SIMFEROPOL, Crimea (Reuters) - Crimea’s indigenous Tatars are considering their own referendum on whether to be part of Ukraine or Russia, the leader of the Muslim minority said on Tuesday, in a challenge to Moscow that could further destabilize the region.
Refat Chubarov, the head of the Crimean Tatars’ main assembly, told Reuters that the body’s 250 members would meet on Saturday to debate the future of the 300,000-strong community in the wake of Russia’s annexation of Crimea.
“In the space of three weeks we’ve found ourselves in a completely different de facto situation,” Chubarov said in an interview. “The Crimean Tatars should determine their fate themselves.”
“Nobody asked us, the Crimean Tatars ... in what conditions we want to live,” he said. “Should the question feature prominently during the meeting, we will seek options of holding our own referendum.”
Crimean Tatars are deeply suspicious of Russian rule following the mass deportation of their ancestors to Central Asia by Soviet authorities in 1944.
Sunni Muslims of Turkic origin, the Tatars began returning to Crimea some two decades ago and now make up less than 15 percent of the peninsula’s roughly 2 million people, pledging loyalty to Ukraine.
The new Moscow-backed authorities of Crimea, which has a narrow ethnic Russian majority, are unlikely to look favourably on any challenge from within to the peninsula’s vote this month to join Russia.
Chubarov dismissed the hastily organised March 16 referendum, largely boycotted by Tatars, saying it was held at gunpoint under the gaze of Russian soldiers.
In annexing Crimea, Moscow cited the right of its people to self-determination. Chubarov, a historian by education, said the same should apply to the Tatars.
Seated next to the light blue flag of the Crimean Tatars, a yellow emblem depicting scales as the symbol of justice, Chubarov, 57, repeatedly referred to Ukraine as “our country”.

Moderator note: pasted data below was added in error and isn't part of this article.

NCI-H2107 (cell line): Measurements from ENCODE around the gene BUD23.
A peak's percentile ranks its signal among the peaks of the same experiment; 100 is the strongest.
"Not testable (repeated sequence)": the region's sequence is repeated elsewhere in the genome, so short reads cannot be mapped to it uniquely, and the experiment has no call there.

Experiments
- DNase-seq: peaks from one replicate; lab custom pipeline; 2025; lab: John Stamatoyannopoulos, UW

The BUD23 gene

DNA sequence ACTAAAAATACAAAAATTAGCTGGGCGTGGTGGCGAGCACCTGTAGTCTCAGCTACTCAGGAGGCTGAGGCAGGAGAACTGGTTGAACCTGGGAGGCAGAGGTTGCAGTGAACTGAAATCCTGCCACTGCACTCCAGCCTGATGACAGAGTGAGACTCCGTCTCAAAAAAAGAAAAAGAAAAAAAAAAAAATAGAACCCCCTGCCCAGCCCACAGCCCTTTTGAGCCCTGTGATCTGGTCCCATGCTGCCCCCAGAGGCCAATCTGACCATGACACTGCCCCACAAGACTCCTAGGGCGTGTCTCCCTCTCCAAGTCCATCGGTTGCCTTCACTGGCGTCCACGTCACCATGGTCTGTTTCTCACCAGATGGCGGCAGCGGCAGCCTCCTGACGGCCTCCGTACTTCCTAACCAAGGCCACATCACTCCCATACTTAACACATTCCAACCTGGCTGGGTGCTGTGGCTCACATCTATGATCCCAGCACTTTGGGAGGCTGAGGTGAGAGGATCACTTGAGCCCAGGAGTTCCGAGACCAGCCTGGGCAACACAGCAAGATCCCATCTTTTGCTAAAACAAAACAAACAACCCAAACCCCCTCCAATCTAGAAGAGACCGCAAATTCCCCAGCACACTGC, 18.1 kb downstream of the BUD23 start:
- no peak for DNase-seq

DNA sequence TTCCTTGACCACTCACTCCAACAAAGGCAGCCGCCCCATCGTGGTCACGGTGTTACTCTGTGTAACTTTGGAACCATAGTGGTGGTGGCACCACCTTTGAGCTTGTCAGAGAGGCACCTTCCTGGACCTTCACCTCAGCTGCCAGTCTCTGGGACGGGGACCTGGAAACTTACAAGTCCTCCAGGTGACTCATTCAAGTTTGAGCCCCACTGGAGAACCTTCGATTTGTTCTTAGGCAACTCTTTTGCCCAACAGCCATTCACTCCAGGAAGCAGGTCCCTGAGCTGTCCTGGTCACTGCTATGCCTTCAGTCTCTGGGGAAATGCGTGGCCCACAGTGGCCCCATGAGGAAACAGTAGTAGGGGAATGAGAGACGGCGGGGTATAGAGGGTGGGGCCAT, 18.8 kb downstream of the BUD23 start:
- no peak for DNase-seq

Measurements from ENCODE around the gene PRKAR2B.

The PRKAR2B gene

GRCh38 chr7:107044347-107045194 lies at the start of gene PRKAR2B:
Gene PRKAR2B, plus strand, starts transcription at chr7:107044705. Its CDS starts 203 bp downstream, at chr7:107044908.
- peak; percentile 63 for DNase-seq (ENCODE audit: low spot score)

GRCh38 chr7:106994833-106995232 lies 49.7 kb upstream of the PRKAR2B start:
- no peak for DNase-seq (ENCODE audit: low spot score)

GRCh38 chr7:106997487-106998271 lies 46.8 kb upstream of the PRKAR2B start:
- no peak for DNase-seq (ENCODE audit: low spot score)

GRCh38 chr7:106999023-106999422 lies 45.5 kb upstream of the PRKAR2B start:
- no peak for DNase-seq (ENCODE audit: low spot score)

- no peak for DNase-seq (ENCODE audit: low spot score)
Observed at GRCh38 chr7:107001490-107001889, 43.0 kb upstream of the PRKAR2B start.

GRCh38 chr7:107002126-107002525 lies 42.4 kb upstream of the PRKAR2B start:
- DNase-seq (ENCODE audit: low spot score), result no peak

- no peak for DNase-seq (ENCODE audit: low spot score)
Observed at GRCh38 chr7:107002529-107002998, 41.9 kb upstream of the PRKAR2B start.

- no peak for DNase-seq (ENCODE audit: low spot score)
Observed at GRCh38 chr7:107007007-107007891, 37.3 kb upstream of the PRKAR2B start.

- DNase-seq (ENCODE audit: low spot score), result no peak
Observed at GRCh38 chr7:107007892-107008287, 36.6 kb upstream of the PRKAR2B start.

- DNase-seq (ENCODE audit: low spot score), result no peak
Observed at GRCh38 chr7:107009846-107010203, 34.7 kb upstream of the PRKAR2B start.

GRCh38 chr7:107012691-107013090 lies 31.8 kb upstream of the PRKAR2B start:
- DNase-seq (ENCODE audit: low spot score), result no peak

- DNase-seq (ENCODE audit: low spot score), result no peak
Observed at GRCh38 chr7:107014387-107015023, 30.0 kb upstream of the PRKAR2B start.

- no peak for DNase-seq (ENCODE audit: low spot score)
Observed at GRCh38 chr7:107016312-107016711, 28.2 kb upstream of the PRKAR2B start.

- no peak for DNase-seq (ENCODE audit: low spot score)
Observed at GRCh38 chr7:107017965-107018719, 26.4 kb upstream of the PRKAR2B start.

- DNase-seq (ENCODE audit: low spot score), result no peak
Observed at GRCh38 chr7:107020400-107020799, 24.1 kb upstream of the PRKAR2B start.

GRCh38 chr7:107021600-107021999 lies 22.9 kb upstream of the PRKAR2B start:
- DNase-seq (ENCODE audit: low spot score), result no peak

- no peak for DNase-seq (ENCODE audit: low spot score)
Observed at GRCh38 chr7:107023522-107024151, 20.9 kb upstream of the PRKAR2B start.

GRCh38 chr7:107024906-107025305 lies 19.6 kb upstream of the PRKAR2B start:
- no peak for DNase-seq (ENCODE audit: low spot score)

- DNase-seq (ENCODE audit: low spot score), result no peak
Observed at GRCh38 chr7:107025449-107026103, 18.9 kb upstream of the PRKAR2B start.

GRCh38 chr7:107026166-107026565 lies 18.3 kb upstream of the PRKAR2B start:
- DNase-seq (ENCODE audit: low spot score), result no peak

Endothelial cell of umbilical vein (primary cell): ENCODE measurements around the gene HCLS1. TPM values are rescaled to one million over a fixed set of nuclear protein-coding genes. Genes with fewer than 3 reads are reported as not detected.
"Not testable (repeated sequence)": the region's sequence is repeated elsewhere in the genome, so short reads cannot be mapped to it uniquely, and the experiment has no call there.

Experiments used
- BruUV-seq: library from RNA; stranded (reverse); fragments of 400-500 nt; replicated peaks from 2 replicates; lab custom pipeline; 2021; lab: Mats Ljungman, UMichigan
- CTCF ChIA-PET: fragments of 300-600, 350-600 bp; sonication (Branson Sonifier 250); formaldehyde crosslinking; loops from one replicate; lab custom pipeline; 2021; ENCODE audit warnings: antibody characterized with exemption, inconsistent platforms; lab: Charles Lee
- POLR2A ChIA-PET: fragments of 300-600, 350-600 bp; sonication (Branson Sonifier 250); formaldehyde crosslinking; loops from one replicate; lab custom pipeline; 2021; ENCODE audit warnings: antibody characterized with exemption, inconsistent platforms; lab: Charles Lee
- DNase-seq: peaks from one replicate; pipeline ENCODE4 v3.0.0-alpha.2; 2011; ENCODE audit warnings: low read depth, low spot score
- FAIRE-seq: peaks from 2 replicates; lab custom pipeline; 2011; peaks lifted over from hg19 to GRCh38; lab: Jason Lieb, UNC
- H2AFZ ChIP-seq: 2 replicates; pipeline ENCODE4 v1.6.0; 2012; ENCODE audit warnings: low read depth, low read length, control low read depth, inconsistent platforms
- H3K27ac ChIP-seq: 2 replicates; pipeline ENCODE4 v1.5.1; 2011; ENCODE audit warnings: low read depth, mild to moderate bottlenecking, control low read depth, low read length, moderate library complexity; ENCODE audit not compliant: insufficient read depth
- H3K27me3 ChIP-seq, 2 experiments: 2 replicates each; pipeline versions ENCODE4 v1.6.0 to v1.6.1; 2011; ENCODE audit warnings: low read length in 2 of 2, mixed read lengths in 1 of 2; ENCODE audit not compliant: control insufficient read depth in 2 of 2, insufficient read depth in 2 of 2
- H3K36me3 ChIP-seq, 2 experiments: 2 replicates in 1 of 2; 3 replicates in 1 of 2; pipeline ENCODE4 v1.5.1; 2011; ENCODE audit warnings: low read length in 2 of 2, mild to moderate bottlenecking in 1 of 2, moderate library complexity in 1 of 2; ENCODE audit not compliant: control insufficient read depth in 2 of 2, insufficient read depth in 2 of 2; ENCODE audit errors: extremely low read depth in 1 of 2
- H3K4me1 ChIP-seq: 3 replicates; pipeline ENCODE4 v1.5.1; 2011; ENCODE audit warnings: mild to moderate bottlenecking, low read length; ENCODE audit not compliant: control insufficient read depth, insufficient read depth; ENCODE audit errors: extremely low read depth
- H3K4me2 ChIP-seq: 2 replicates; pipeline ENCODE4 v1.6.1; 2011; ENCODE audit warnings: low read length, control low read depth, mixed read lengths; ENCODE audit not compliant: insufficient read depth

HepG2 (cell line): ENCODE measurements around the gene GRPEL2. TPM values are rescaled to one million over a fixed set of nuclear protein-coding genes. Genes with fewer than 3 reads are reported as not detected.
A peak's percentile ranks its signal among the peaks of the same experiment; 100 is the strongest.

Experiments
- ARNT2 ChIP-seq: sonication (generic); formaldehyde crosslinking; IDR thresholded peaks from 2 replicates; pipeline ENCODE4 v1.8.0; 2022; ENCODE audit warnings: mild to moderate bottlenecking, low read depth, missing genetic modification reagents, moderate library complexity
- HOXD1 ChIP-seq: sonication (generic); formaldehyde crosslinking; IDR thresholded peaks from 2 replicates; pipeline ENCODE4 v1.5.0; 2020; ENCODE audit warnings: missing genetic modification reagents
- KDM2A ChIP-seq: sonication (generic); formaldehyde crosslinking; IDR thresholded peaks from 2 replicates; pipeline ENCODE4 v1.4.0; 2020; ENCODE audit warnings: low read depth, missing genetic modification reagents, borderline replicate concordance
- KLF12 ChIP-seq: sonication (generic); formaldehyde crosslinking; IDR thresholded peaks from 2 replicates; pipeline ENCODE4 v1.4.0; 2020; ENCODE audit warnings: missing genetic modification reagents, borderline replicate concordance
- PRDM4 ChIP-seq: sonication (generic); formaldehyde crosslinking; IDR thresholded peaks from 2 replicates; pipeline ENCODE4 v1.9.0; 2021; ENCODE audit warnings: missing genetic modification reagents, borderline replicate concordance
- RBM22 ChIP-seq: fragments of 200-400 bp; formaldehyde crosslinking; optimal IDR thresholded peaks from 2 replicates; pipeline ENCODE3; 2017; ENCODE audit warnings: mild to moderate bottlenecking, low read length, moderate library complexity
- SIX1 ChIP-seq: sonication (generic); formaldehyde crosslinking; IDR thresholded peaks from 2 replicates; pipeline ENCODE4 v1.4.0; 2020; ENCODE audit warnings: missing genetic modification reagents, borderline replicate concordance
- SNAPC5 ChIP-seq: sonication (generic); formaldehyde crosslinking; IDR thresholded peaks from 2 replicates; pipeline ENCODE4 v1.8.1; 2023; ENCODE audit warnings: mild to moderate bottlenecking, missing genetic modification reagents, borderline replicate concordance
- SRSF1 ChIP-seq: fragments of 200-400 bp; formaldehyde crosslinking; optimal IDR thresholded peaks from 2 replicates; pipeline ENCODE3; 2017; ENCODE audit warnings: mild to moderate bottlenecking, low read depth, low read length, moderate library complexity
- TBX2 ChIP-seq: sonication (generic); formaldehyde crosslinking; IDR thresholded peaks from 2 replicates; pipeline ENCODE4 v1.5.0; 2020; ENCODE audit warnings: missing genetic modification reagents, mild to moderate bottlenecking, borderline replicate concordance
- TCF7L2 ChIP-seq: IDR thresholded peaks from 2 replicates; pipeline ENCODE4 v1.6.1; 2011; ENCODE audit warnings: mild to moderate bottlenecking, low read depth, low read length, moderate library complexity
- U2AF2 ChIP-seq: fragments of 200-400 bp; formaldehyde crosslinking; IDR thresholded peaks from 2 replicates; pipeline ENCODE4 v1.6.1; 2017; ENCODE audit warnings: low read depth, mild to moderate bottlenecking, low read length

Moscow has portrayed its seizure of Crimea as rectifying an historic injustice when Crimea, gifted to Ukraine in 1954 by Soviet leader and ethnic Ukrainian Nikita Khrushchev under the Soviet Union, was lost to Moscow when Ukraine became independent in 1991.
The Tatars, however, view things differently.
“We are fewer than ethnic Russians and ethnic Ukrainians, but this is our land, we do not have any other place outside of Crimea,” Chubarov said.
He was born in Uzbekistan, where his parents were deported to as children. Chubarov’s family returned to Crimea in 1968 as part of a small group of Tatars allowed back by Soviet authorities under international pressure.
Crimean Tatars are spread out across the Black Sea peninsula with larger concentration in the historic town of Bakhchisaray and some districts in Simferopol, the provincial capital.
Chubarov said he feared the Tatars may have to seek Russian passports to avoid administrative difficulties, even though Ukrainian law does not allow dual citizenship.
“The people may be forced to become citizens of the country that forced this situation on them, as well as being citizens of the country that was unable to defend them,” he said.
Addtional reporting by Olga Petrova; Editing by Matt Robinson and Alison Williams